# π Solution for Exercise M4.01ΒΆ

The aim of this exercise is two-fold:

understand the parametrization of a linear model;

quantify the fitting accuracy of a set of such models.

We will reuse part of the code of the course to:

load data;

create the function representing a linear model.

## PrerequisitesΒΆ

### Data loadingΒΆ

Note

If you want a deeper overview regarding this dataset, you can refer to the Appendix - Datasets description section at the end of this MOOC.

```
import pandas as pd
penguins = pd.read_csv("../datasets/penguins_regression.csv")
feature_name = "Flipper Length (mm)"
target_name = "Body Mass (g)"
data, target = penguins[[feature_name]], penguins[target_name]
```

### Model definitionΒΆ

```
def linear_model_flipper_mass(
flipper_length, weight_flipper_length, intercept_body_mass
):
"""Linear model of the form y = a * x + b"""
body_mass = weight_flipper_length * flipper_length + intercept_body_mass
return body_mass
```

## Main exerciseΒΆ

Given a vector of the flipper length, several weights and intercepts to plot several linear model that could fit our data. Use the above helper function to visualize both the model and data.

```
import numpy as np
flipper_length_range = np.linspace(data.min(), data.max(), num=300)
```

```
import matplotlib.pyplot as plt
import seaborn as sns
weights = [-40, 45, 90]
intercepts = [15000, -5000, -14000]
ax = sns.scatterplot(data=penguins, x=feature_name, y=target_name,
color="black", alpha=0.5)
label = "{0:.2f} (g / mm) * flipper length + {1:.2f} (g)"
for weight, intercept in zip(weights, intercepts):
predicted_body_mass = linear_model_flipper_mass(
flipper_length_range, weight, intercept)
ax.plot(flipper_length_range, predicted_body_mass,
label=label.format(weight, intercept))
_ = ax.legend(loc='center left', bbox_to_anchor=(-0.25, 1.25), ncol=1)
```

In the previous question, you were asked to create several linear models. The visualization allowed you to qualitatively assess if a model was better than another.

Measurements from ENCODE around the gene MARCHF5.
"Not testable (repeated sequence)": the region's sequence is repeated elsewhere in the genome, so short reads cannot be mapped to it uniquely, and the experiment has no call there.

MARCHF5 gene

Now, you should come up with a quantitative measure which will indicate the goodness of fit of each linear model. This quantitative metric should result in a single scalar and allow you to pick up the best model.

```
def goodness_fit_measure(true_values, predictions):
# we compute the error between the true values and the predictions of our
# model
errors = np.ravel(true_values) - np.ravel(predictions)
# We have several possible strategy to reduce all errors to a single value.
# Computing the mean error (sum divided by the number of element) looks
# like a good solution. However, we have negative error and therefore, we
# need to sum only positive numbers. Therefore, we can either square each
# error or take the absolute value: these metrics are known as mean
# squared error (MSE) and mean absolute error (MAE). Let's use the MAE here
# as an example.
return np.mean(np.abs(errors))
```

```
for model_idx, (weight, intercept) in enumerate(zip(weights, intercepts)):
target_predicted = linear_model_flipper_mass(data, weight, intercept)
print(f"Model #{model_idx}:")
print(f"{weight:.2f} (g / mm) * flipper length + {intercept:.2f} (g)")
print(f"Error: {goodness_fit_measure(target, target_predicted):.3f}\n")
```

```
Model #0:
-40.00 (g / mm) * flipper length + 15000.00 (g)
Error: 2764.854
Model #1:
45.00 (g / mm) * flipper length + -5000.00 (g)
Error: 338.523
Model #2:
90.00 (g / mm) * flipper length + -14000.00 (g)
Error: 573.041
```